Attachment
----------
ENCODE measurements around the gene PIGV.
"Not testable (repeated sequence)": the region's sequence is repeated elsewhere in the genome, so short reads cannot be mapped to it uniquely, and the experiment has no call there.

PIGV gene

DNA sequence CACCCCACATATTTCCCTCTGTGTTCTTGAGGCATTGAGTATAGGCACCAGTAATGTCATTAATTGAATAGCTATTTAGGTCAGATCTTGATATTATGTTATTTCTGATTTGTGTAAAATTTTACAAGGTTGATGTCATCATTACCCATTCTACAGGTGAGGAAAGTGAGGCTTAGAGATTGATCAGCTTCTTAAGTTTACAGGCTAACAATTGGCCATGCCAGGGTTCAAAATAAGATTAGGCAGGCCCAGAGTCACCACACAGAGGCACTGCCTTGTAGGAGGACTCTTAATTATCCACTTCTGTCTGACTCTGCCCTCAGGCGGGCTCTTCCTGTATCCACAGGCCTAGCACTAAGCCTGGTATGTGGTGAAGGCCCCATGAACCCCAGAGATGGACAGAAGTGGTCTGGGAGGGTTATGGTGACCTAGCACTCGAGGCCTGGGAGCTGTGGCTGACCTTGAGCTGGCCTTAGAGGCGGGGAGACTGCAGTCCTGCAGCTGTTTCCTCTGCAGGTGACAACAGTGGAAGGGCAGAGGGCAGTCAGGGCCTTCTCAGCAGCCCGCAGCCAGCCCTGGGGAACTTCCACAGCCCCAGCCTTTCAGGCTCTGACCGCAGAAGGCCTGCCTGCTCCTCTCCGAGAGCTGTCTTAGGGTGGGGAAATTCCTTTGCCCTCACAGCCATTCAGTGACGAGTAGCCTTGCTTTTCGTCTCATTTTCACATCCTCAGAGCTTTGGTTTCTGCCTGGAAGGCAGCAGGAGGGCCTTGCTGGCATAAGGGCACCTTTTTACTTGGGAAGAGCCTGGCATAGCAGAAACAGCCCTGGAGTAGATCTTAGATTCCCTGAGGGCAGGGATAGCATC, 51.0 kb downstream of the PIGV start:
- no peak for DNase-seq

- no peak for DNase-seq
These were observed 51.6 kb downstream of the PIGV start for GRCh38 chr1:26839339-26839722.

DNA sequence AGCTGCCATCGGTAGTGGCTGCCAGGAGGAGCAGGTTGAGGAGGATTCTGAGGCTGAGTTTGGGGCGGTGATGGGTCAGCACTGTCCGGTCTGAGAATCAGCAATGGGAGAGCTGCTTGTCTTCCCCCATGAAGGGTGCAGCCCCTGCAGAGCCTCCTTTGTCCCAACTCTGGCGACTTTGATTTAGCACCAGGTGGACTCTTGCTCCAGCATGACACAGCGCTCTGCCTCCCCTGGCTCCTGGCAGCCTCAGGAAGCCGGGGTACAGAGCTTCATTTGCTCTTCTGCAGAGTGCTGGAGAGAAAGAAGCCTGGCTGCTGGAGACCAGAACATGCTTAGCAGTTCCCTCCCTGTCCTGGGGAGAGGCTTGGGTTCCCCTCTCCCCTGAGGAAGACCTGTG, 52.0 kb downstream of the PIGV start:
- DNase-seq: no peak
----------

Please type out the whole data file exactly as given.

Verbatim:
ENCODE measurements around the gene PIGV.
"Not testable (repeated sequence)": the region's sequence is repeated elsewhere in the genome, so short reads cannot be mapped to it uniquely, and the experiment has no call there.

PIGV gene

DNA sequence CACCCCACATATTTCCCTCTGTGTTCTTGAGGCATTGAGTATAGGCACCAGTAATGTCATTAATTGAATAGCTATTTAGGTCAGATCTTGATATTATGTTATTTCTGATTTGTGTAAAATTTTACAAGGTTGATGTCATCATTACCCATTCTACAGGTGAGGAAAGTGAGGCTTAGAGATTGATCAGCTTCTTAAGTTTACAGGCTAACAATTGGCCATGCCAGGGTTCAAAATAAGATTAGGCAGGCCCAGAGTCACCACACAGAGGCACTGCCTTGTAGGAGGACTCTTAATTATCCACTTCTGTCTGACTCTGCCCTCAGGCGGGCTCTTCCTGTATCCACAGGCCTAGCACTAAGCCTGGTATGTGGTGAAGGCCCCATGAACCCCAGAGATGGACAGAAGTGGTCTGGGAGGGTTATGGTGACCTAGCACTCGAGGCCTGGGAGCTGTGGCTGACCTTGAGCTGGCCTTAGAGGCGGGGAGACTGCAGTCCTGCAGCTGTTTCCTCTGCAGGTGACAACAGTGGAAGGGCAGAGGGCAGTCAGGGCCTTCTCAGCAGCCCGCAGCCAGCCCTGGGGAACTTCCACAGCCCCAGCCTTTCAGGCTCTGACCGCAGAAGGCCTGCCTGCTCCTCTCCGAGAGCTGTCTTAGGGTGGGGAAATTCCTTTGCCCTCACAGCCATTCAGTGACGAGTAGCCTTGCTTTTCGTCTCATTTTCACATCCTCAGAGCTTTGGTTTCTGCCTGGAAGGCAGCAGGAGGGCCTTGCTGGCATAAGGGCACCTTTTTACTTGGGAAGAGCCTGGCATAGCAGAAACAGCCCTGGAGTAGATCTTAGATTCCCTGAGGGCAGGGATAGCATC, 51.0 kb downstream of the PIGV start:
- no peak for DNase-seq

- no peak for DNase-seq
These were observed 51.6 kb downstream of the PIGV start for GRCh38 chr1:26839339-26839722.

DNA sequence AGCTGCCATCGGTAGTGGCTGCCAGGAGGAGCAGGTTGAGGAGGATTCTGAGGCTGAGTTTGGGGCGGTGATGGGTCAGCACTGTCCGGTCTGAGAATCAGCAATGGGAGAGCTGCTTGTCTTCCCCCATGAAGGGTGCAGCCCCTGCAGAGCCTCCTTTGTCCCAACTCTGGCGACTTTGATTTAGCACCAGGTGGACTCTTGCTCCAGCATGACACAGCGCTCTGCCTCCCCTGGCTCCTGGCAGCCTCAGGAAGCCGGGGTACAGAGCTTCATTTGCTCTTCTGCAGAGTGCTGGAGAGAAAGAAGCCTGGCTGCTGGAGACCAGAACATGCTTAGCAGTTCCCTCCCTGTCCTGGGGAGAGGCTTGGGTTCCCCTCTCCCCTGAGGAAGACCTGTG, 52.0 kb downstream of the PIGV start:
- DNase-seq: no peak